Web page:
Helen’s blog

Thoughts and tastings from Helen Savage, wine writer.

Archive for April, 2010

Chinese Cuisine and English Wine

Wednesday, April 28th, 2010

A second fun evening of matching food and Chinese cuisines at North Shields’s Golden Swallow Restaurant gave everyone there serious food for thought. By and large, aromatic, elegant wines, with good fruit, but fairly low residual sugar have proven exceptionally successful companions for a wide range of Chinese dishes – at least as cooked Golden Swallow style, with not a hint of MSG. There are no gloopy sauces here, sauces which are no friends to good wine, just a lightness of touch and a genuine harmony of flavours and textures.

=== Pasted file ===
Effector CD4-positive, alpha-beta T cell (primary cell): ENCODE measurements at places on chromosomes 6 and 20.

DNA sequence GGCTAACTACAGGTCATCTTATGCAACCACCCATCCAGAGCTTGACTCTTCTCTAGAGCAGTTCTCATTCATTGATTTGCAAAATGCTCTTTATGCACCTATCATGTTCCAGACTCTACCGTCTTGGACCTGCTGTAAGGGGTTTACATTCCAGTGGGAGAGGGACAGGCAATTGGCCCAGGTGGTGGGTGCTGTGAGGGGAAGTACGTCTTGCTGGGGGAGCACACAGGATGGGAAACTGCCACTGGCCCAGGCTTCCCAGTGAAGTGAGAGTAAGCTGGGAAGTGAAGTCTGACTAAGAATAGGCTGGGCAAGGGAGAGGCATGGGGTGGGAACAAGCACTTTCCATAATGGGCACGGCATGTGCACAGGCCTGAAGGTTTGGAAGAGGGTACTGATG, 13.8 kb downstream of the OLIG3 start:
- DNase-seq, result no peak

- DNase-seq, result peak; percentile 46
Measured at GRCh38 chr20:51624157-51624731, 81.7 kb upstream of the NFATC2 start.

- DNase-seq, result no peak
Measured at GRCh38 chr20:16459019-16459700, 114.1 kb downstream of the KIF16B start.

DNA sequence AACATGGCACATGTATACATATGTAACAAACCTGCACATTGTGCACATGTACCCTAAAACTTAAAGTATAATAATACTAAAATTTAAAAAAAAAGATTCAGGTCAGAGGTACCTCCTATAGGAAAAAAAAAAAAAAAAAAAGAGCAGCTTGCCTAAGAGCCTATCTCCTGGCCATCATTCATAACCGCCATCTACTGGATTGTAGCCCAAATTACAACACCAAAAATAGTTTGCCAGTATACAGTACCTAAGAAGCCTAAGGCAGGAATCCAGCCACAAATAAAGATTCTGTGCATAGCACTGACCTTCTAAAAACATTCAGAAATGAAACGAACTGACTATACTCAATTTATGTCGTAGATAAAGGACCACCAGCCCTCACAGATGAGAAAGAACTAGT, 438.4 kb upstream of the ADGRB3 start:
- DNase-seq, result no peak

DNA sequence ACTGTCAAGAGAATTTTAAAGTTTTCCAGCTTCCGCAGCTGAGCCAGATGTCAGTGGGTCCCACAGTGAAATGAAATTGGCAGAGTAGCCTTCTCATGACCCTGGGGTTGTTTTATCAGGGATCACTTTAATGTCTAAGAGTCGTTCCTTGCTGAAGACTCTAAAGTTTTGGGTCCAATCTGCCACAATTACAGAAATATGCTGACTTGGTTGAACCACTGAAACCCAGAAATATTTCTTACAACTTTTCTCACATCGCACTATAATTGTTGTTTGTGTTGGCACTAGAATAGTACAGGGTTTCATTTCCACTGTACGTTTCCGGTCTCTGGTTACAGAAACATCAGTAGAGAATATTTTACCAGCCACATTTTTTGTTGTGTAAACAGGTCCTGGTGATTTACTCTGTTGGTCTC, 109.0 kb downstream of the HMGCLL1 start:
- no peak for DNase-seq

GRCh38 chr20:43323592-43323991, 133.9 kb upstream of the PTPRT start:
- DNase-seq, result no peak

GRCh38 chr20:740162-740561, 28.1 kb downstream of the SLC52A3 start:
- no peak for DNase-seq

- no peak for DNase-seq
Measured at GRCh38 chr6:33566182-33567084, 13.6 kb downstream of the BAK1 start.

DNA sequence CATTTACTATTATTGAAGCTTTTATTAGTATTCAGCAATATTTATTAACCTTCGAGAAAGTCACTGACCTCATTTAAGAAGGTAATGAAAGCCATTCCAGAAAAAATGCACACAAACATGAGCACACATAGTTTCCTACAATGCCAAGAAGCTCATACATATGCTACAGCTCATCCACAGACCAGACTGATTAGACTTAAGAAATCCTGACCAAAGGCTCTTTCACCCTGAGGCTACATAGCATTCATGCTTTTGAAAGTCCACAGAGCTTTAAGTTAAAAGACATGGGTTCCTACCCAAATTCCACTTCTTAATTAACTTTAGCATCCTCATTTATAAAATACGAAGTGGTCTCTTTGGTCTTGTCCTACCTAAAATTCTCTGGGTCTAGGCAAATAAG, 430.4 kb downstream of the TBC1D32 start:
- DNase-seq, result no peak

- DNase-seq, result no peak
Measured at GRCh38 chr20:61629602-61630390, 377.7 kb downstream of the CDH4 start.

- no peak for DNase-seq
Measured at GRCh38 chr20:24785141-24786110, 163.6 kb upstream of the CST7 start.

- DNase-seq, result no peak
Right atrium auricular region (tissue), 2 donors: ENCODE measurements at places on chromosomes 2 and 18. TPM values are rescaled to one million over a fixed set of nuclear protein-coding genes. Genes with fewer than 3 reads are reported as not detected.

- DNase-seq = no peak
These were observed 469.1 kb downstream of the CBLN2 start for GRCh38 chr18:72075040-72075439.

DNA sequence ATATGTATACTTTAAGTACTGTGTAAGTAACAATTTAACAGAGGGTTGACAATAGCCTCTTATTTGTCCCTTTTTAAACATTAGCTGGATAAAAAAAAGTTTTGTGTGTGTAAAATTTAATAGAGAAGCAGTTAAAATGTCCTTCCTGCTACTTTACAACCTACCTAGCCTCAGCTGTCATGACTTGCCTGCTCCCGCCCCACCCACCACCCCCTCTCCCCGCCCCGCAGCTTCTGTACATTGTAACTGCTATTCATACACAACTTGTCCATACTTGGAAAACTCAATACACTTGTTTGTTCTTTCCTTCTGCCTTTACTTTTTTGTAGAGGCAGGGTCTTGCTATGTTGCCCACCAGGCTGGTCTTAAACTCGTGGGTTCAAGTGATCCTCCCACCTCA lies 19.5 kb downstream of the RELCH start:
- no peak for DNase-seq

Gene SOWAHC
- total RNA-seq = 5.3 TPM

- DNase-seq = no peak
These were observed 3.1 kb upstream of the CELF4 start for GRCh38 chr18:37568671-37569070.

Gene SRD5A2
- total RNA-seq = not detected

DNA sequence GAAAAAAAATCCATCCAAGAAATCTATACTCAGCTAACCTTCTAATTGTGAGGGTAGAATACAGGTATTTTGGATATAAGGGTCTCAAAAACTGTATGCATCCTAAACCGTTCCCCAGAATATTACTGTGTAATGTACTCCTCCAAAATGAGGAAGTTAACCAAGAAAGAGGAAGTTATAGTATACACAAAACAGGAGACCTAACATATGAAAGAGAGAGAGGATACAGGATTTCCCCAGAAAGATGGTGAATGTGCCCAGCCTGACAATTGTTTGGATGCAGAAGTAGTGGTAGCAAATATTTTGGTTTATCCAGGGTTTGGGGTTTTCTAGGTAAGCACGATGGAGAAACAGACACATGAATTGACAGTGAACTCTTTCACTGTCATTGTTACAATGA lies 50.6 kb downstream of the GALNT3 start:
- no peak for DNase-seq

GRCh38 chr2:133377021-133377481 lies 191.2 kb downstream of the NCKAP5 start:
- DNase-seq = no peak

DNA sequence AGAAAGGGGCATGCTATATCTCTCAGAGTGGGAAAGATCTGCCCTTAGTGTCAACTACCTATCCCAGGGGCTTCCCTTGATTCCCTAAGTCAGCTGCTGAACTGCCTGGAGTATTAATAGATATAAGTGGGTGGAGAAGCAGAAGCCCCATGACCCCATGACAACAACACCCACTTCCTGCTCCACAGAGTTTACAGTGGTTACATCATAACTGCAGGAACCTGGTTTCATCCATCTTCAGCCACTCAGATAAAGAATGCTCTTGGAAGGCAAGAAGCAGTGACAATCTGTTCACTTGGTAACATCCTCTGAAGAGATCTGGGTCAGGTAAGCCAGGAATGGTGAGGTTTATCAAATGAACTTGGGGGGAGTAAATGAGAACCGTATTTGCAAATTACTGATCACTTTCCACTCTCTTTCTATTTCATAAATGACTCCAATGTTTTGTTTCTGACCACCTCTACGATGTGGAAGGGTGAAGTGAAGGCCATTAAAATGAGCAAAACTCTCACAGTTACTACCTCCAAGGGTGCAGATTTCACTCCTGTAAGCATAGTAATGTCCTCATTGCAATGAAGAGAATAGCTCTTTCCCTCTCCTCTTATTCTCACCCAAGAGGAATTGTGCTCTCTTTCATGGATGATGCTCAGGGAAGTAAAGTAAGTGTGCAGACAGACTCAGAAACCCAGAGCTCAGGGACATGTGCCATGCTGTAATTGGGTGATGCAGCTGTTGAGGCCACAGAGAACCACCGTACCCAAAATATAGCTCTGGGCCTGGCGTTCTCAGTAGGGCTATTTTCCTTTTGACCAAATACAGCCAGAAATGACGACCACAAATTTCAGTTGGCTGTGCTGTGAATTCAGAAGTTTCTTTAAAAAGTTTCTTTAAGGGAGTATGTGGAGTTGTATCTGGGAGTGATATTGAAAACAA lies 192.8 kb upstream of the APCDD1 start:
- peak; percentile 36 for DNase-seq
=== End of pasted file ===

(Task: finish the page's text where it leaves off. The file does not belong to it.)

Villa Maria’s Private Bin Riesling 2009, going for a song at Majestic right now, was terrific, but was matched by Chapel Down’s newly released Bacchus 2009. It’s a delightful wine: fresh, aromatic and crisply fruity, but fully ripe and beautifully clean.  An equally happy discovery was Chapel Down’s English Rose 2008, a pink made from a small dose of Pinot Noir and quite a lot of apparently unpromising material such as Huxelrebe. I bought it from the winery last week. Only a few cases remain, but the 09 will doubtless soon be on stream. On its own it was nice enough, scented, even a little herby and still fresh, but it showed an unexpected depth of fruit when drunk with a range of sometimes quite spicy chicken, prawn and pork dishes.

The other great success of the evening, I think, was the terrific Colomé Amalaya 2008, a Malbec blend from some of Argentina’s highest altitude vineyards.  It not only stood up to a fiery Sichuan beef dish, but seemed to lift and spread the spice from the food around the mouth.